Is there a larger message to be learned from this year’s list? Does the Hall of Fame, even at this late date, still have the ability to surprise? Putting aside the annual gnashing of teeth over who isn’t in, who would you actually vote for? And why do they hate metal?
Our writers gathered to sort it all out in an unfiltered roundtable discussion …
1) What do you think of this year’s list of nominated artists?
Michael Gallucci: It’s a pretty typical Rock Hall list: a few obvious picks, an obscure R&B singer, a hip-hop icon, a handful of artists who have been kicking around as potential nominees for years now. … In other words, it’s pretty much what I expected.
Jeff Giles: I’m just old enough to still be routinely weirded out by the prospect of career honors for artists who released their debut albums when I was in high school. Setting that aside, sure, why not this group of nominees? The Rock Hall has gotten a lot of the slam-dunk inductees out of the way. Every year it gets more subjective, and there are more aging rock fans who don’t understand how [act’s name here] can possibly be considered for inclusion alongside Buddy Holly, Chuck Berry and Elvis Presley.
Dave Lifton: I think they’re in a period of growing pains, where they’re trying to reflect how rock evolved beyond the sound that became defined as “classic rock,” while at the same time some of the people on the committee are trying to get in some bands that were more about influence than sales – like the Zombies, Kraftwerk and Jane’s Addiction.
Nick DeRiso: They’re certainly righting some wrongs with the inclusion of Yes, Journey and the Electric Light Orchestra – though it would have meant a lot more had this long-delayed nomination arrived before Yes stalwart Chris Squire passed away. On the other hand, that very nostalgia might be the only reason they finally – finally – received the nod.
Matthew Wilkening: It’s bigger than usual, 19 artists instead of 15 the past two years. If you’re cynical, you could just say this is their way of deflecting criticism over the artists that haven’t been inducted yet: “Hey, we nominated them, it’s up to our voters after that.” But more positively, it’s good to see them include a wide variety of artists from different genres and eras.
2) What’s the most surprising inclusion in this year’s pool?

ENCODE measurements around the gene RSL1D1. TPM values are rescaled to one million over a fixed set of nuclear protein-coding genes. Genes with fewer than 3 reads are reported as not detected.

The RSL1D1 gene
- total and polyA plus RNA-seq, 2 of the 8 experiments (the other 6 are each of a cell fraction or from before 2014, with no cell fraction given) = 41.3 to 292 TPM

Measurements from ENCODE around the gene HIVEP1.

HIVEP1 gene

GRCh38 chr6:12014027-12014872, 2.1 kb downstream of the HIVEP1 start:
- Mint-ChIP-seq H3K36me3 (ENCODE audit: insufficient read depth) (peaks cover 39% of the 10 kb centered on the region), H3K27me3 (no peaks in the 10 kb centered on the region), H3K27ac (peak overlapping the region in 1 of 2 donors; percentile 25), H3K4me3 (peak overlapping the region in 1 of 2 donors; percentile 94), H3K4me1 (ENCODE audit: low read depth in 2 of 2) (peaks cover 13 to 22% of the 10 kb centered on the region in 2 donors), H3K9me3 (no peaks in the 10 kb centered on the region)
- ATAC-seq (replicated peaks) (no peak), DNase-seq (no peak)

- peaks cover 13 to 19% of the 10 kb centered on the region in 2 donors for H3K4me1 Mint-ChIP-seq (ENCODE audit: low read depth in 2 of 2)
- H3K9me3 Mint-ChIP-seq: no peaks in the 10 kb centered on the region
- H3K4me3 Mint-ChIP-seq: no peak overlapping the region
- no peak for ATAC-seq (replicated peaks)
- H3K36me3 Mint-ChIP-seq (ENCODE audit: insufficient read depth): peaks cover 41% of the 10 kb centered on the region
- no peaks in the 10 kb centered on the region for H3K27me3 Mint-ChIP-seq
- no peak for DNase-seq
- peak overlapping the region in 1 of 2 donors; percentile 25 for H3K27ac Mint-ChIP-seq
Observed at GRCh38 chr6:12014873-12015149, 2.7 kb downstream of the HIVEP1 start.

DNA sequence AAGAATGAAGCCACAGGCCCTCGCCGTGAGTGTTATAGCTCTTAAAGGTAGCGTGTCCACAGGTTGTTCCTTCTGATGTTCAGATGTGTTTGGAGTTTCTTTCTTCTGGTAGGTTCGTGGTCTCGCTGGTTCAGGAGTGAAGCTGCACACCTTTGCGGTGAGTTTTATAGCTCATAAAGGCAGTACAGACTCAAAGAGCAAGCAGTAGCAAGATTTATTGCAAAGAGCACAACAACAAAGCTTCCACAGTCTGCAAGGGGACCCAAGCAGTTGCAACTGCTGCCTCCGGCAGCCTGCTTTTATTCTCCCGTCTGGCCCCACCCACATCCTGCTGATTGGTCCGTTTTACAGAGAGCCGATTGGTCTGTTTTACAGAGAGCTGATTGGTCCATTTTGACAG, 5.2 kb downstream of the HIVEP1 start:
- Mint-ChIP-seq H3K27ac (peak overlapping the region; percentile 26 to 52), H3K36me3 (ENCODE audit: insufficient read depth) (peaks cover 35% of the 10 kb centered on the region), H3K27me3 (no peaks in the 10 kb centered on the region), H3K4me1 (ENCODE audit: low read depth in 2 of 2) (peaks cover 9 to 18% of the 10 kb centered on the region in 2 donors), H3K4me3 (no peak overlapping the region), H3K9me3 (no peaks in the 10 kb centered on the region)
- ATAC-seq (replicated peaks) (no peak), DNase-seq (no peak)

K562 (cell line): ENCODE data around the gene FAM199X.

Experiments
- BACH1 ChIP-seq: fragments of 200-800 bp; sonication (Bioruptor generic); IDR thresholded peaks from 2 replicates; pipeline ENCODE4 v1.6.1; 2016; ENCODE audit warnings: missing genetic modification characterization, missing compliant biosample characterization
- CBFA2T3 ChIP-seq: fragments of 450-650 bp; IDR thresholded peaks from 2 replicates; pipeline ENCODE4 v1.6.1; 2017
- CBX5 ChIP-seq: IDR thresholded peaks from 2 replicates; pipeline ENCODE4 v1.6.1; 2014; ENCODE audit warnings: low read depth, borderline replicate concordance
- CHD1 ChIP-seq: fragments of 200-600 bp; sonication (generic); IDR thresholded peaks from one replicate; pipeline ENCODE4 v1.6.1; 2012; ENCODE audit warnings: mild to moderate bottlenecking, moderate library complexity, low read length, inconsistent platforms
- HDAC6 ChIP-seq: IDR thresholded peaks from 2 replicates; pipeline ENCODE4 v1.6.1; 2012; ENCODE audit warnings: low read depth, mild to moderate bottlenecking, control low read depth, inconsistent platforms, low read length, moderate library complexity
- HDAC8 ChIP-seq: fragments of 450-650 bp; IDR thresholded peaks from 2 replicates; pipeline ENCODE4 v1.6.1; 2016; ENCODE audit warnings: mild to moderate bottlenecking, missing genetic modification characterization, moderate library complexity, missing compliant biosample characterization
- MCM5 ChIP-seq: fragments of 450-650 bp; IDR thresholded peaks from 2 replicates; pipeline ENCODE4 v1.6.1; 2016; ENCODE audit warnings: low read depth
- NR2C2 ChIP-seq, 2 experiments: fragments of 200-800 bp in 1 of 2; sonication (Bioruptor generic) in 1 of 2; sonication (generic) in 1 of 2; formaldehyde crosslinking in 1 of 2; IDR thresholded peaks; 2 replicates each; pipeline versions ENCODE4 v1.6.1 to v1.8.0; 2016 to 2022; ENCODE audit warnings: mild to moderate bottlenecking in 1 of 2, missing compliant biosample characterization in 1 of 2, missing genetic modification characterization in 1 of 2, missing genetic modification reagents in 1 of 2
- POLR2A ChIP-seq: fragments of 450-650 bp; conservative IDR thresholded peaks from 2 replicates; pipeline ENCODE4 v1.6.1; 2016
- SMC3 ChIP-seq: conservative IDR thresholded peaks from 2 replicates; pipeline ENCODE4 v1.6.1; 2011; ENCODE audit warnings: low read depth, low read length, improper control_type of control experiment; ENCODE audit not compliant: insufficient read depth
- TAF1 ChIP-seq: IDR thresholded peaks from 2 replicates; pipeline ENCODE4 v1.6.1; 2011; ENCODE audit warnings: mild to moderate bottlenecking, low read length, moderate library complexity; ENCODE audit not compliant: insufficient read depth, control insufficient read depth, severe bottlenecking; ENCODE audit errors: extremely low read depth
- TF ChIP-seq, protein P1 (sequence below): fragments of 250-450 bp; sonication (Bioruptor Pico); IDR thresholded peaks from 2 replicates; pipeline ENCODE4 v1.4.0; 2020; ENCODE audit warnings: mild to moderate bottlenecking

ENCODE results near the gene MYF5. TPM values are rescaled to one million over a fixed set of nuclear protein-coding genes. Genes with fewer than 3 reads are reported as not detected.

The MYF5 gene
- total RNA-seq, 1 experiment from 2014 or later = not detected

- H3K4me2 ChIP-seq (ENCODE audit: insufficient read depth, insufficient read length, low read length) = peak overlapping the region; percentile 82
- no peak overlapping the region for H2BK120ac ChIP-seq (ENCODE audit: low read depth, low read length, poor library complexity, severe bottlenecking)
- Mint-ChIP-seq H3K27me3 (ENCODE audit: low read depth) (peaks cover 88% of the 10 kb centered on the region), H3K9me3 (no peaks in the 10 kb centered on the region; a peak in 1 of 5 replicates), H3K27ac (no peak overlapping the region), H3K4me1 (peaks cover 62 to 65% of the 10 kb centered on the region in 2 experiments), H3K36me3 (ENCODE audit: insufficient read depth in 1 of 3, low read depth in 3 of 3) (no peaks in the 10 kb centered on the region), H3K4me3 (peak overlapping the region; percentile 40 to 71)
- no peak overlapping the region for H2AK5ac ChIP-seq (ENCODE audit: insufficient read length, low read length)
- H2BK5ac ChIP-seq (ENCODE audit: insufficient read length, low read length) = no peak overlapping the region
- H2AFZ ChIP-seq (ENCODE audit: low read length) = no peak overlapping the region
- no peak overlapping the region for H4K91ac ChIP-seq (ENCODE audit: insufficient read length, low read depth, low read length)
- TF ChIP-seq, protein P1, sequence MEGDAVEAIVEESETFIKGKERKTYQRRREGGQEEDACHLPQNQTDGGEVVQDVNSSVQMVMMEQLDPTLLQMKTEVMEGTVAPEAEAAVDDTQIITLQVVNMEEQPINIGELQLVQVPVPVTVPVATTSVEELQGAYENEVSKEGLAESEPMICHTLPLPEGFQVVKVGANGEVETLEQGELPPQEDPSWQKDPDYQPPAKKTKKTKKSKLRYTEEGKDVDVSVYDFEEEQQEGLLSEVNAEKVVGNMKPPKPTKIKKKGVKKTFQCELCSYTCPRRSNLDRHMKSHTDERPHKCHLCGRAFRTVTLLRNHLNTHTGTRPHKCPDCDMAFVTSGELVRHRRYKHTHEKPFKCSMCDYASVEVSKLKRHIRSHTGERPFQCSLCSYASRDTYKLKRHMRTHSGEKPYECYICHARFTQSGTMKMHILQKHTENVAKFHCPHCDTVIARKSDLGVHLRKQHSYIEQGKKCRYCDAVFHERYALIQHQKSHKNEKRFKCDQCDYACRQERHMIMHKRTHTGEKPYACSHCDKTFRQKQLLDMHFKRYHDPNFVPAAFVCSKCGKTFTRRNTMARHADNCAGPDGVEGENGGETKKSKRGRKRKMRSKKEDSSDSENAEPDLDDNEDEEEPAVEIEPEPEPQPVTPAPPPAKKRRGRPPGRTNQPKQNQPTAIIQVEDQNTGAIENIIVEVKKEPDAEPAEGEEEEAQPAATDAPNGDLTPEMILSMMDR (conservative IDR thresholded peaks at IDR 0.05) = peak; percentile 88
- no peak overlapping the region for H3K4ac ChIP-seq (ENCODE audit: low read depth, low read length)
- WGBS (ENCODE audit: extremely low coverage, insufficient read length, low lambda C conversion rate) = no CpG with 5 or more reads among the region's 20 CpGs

Gallucci: Bad Brains. They made almost no noise outside of the hardcore punk scene of the early and mid-’80s, and even today they’re often neglected when people discuss the genre. But like the Velvet Underground in the ’60s, they were a huge influence on so much great music that followed.
Giles: Bad Brains! It was a nice surprise too.
Lifton: It’s good to see Joe Tex on there. He’s one of the most underrated soul singers ever.
DeRiso: J. Geils Band – a group that, like Journey, is better known for their later, more pop-oriented stuff, but offered rich early musical experiences that certainly warrant inclusion in the Rock and Roll Hall of Fame.
Wilkening: Journey. Which is not to say that they are undeserving, simply that the poppy, polished aesthetic of their most popular ‘80s work doesn’t fit with the kind of artists the Hall has previously nominated. Maybe this will open the floodgates, and artists such as Bon Jovi, Def Leppard and Foreigner will get nominated in future years.
3) Which 5 artists would you vote for, from this pool?
Lifton: I try to stay away from these arguments every year. I’m not big into awards ceremonies in general and, besides, I don’t think the hall should necessarily mirror my record collection. But if I had to choose, definitely Chic (Nile Rodgers is so deserving, and they tease him every year) and Yes (prog needs to be represented better, and I really want to see that debate over which members are allowed in). After that, I’d go with Joe Tex, the Zombies and ELO.
Wilkening: The Cars, Yes, MC5, Electric Light Orchestra and Jane’s Addiction, whose impact on future generations of rockers is only going to continue to grow.
4) Which 5 artists do you think will actually be inducted?
Gallucci: The J. Geils Band, Kraftwerk, MC5, Pearl Jam and Tupac Shakur.
Giles: Pearl Jam and Tupac seem like odds-on favorites. Baez certainly merits inclusion. Chic is long overdue, and Yes should get the sentimental vote.
Lifton: Journey (I’m sure the committee, who hated Journey back in the day, are gonna vote them in for the hopes of getting a Steve Perry reunion), Yes, Janet Jackson, Pearl Jam and Tupac Shakur. Nile Rodgers remains the Susan Lucci of the Hall.
DeRiso: Pearl Jam, Yes, Chic, Janet Jackson, Tupac Shakur.
Wilkening: Pearl Jam, 2pac, MC5, Yes, Chic.
5) What’s the most surprising exclusion from this year’s nominated class?
Gallucci: Roxy Music. They’ve been eligible for 20 years now and have never been nominated. They’ve influenced so many artists over the past 40 years, many of whom were inducted years ago. What’s going on here?
Giles: Everyone on the staff is probably already painfully well aware of the fact that I think halls of fame and awards ceremonies are stupidly beside the point when it comes to art, but that being said, it wouldn’t be a bad thing if Todd Rundgren or Warren Zevon got their due from the Hall. And this would have been a good year for Motörhead too.
Lifton: Probably Husker Du, who I don’t think have ever been nominated. And that would also be a great will-they-or-won’t-they-reunite story? Come on, Hall, get with it!
DeRiso: Motorhead, because – with Lemmy‘s sudden passing – I figured the Yes corollary would apply here as well.
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